Deb Brandon: Living in Radiant Color


I started slowly, but as I gained confidence, I sped up, moving to the left, or was it to the right? Dancing the grapevine, crossing my right foot behind my left, then my left behind my right, again and again, across the gym, fully focused on my feet, barely aware of my surrounding.
Keith’s grasp on my belt was firmer than usual as he shadowed my every move from behind. Keith, my physical therapist in inpatient rehab.
A couple of days after my second brain surgery, I was wheeled on my gurney from the Saint Joseph’s hospital in Phoenix to the adjacent neuro-rehab center.

My occupational therapist, Abby, worked with me on daily tasks such as food preparation, reading, dressing, showering. Keith helped me with my balance. Two sessions of PT and OT a day. It was grueling. By the end of each day, I was completely drained. But I wouldn’t have had it any other way. I wanted to get better, and my best chance was early intense rehab.

During our first session, Keith evaluated my balance, and deemed me as high risk for a fall. Ever since the brain bleeds, I suffered from stationary ataxia—precarious balance while standing in one place, or when moving slowly. And after the surgeries, it got much worse. At times, I even had trouble sitting up without losing my balance.

He started me off walking backward, forward, and sideways, his hand always on my belt. We moved on to turning and stepping over blocks. Next, he had me play with a balloon and throwing a ball back and forth with his intern. The whole time, he held on to my belt.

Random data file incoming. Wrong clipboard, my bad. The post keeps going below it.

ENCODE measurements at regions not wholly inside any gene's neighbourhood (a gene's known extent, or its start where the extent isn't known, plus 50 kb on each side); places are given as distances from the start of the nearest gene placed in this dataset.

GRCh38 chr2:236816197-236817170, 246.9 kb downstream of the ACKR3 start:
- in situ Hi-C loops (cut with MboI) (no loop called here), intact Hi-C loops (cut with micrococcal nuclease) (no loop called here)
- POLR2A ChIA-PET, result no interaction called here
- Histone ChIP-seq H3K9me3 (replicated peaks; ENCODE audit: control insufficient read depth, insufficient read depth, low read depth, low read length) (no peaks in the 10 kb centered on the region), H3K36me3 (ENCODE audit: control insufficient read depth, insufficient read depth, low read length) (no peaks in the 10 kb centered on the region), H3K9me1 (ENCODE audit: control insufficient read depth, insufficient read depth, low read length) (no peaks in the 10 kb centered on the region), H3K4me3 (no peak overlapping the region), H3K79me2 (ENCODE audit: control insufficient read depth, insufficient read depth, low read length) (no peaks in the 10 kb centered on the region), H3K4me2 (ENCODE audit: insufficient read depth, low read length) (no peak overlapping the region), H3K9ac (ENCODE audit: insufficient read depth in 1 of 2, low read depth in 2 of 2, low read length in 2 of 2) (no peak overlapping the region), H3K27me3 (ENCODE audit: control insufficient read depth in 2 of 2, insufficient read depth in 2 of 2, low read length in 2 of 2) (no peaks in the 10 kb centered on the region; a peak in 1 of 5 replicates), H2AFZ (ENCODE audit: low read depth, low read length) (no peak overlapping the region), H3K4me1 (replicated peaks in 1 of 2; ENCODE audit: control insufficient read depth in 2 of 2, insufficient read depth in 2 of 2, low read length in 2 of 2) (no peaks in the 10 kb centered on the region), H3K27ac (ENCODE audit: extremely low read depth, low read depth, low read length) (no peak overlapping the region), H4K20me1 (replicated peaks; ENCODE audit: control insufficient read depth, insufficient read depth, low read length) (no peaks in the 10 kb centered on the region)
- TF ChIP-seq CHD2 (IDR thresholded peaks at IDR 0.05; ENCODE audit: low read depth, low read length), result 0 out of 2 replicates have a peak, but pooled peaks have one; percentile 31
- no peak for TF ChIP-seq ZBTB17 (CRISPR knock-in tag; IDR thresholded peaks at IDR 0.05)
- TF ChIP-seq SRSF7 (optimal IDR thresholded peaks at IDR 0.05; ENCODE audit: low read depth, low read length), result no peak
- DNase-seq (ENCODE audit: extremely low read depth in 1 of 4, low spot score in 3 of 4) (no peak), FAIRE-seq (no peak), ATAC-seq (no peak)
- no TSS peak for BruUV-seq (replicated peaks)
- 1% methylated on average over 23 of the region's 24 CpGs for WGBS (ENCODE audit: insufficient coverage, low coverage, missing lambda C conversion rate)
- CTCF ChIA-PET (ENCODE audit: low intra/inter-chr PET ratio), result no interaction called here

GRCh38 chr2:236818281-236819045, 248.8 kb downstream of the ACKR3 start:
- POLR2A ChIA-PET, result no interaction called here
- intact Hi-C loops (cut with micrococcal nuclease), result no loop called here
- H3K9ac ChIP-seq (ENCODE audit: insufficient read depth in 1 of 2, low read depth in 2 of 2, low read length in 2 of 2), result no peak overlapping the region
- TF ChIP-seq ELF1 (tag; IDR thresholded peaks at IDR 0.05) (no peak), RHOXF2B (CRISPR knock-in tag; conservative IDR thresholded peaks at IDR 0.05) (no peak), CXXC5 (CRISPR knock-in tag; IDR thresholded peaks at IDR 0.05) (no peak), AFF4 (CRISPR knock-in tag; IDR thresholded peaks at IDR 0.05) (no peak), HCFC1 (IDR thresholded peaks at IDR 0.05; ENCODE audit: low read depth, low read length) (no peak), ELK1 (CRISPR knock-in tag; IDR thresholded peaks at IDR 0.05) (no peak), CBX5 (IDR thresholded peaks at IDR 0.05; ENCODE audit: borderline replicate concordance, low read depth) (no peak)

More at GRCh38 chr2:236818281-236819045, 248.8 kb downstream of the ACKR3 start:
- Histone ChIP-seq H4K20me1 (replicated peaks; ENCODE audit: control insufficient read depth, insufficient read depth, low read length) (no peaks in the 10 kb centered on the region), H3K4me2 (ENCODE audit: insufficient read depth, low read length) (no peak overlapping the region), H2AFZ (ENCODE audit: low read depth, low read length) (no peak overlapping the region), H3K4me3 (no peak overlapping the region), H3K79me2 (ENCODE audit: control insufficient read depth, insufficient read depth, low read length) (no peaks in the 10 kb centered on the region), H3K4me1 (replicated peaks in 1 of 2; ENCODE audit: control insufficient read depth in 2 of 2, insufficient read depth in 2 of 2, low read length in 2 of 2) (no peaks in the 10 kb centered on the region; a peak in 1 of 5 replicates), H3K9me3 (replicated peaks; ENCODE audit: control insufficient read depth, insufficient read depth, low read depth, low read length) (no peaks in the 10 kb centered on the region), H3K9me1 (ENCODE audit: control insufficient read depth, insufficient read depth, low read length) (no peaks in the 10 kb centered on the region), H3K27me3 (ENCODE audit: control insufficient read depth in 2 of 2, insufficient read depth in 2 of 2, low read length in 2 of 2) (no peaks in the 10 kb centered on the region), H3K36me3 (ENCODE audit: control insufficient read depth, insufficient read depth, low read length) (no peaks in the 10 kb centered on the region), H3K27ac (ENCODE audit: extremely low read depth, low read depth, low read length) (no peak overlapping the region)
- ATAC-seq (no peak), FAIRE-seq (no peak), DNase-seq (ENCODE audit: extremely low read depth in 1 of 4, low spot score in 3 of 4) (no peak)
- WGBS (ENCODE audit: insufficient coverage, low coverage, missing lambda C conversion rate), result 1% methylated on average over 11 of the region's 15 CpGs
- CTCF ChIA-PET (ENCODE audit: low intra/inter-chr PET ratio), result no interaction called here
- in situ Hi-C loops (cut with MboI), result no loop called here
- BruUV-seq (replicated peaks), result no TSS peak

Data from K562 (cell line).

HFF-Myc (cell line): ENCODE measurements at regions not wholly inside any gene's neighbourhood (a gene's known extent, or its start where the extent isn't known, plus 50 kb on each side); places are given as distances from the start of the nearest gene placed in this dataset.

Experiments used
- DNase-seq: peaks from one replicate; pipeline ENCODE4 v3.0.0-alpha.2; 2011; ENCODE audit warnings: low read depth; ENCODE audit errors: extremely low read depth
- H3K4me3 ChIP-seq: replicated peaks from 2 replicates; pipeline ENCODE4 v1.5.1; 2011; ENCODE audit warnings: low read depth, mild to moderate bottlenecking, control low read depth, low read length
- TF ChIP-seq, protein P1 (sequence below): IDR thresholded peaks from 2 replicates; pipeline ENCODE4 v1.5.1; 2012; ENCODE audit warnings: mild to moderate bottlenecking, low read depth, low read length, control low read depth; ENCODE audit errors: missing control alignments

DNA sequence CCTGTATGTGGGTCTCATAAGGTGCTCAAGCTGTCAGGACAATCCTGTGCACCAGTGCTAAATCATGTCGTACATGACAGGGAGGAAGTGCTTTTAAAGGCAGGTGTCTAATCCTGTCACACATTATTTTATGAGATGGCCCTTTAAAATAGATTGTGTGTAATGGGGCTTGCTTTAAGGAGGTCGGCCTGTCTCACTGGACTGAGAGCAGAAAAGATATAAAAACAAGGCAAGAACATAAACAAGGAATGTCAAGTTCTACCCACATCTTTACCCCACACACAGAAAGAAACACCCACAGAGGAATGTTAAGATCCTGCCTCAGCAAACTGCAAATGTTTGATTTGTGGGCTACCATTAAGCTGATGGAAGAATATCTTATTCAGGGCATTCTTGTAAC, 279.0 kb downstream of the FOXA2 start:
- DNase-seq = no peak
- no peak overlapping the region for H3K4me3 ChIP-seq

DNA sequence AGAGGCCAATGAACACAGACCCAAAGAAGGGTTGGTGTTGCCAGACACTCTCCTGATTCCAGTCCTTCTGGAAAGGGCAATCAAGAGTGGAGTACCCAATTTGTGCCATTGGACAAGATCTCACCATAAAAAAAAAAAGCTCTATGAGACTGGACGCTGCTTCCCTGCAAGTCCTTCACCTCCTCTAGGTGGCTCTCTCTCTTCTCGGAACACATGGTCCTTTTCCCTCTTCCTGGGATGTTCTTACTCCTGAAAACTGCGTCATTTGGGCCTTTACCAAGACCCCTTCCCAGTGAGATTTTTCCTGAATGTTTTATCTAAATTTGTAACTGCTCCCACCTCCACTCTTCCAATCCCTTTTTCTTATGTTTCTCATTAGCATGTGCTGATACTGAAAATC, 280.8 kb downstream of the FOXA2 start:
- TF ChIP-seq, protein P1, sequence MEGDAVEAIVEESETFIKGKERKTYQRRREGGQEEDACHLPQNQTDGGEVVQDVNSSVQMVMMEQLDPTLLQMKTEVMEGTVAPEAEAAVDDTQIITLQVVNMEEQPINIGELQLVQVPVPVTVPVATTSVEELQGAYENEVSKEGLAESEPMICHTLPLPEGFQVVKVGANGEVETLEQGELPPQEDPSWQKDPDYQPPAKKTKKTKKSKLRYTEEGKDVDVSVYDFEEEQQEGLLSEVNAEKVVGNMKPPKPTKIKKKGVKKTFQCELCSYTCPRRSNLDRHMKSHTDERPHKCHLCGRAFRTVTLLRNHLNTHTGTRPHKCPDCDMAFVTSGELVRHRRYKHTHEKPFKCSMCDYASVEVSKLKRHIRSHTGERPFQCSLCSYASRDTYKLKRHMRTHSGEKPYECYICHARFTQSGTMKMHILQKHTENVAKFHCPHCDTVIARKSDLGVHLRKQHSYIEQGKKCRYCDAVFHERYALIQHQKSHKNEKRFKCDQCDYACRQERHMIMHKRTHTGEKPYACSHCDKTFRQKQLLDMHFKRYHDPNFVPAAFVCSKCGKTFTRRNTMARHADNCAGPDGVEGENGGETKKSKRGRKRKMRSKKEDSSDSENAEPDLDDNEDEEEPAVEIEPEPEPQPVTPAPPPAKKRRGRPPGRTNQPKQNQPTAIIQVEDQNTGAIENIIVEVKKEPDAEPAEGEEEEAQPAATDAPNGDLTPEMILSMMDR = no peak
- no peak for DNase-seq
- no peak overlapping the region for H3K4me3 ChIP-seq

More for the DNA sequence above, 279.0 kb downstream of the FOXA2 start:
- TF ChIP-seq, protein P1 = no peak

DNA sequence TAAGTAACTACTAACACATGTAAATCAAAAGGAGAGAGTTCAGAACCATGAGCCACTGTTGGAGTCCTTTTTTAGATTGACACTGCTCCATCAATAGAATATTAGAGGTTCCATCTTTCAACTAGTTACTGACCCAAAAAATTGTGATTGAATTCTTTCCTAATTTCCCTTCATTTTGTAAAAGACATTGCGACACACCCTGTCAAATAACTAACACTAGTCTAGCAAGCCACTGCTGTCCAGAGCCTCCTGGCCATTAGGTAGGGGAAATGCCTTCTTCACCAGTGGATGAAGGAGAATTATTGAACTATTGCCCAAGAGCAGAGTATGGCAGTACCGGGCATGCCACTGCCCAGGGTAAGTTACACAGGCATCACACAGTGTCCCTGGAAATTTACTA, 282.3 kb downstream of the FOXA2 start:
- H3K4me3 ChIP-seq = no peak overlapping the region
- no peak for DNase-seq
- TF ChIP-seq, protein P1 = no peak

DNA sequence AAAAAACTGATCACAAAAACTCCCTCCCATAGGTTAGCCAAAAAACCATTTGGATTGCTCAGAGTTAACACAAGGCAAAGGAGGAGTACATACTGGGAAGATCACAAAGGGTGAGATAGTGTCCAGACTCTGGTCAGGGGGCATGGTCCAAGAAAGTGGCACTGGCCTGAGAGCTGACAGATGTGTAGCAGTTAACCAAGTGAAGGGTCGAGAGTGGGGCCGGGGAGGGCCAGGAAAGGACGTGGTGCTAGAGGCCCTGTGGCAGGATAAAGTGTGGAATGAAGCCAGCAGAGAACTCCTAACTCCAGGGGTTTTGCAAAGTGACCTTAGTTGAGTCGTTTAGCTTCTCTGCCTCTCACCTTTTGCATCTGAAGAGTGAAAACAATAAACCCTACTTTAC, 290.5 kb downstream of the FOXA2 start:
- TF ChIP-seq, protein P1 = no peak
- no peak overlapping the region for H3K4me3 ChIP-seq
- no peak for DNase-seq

While I moved, I needed a steadying hand, but when I came to a stop, I needed someone to prevent me from falling. I didn’t fall, not once. He was always there to catch me.

My balance improved dramatically throughout the week. On the sixth day, when Keith was trying to come up with the next exercise for me, joking, I suggested the grapevine. Initially, he was skeptical, but thinking about it, he changed his mind.

And there we were, dancing the grapevine.

Running out of space in the gym, I came to a stop, laughing, stumbling. But Keith was right there to catch me. That’s when it registered that the room had been still, silent throughout—all the patients and PTs had paused all activities and stared at me.

Next, Keith evaluated me as he had during our first session. I couldn’t stand on one foot, I still had a hard time bending over to pick his pen up from the floor, and my turns were still slower than “normal.” But according to Keith, I was at low risk for a fall.

On our way back to my room, we stopped at the nurse’s station, where Keith presented me with a green bracelet—my pass to roam the rehab center at will, without an escort. Reveling in my freedom, I wandered around, chatting with nurses and staff, joking and laughing.
When I sauntered back to my room, my case worker was waiting for me. I was ready to go home. I was to be discharged the next day, after one more session with Keith, and a cooking session with Abby.
I was shocked. Was I truly ready? I thought about it no more than a split second. Yes, yes I was. It was time to rejoin humanity, reclaim my space in the world out there.
Later, a nurse stopped by to remove the stitches from my scalp. Snipping and tugging, she kept apologizing for pulling on my hair. I chuckled. “No worries. I’m going home tomorrow. Nothing can dampen my mood.”
That evening, I suffered a grand-mal seizure. I was rushed to the neuro-ICU—I had a CSF (cerebral spinal fluid) leak. And a few days later, I underwent a third brain surgery.
The third surgery, unexpected, terrifying, broke me. All my jokes dried up. It took me several months until I had it in me to laugh as I danced the grapevine. My dance was slower, not quite as joyous. But I danced.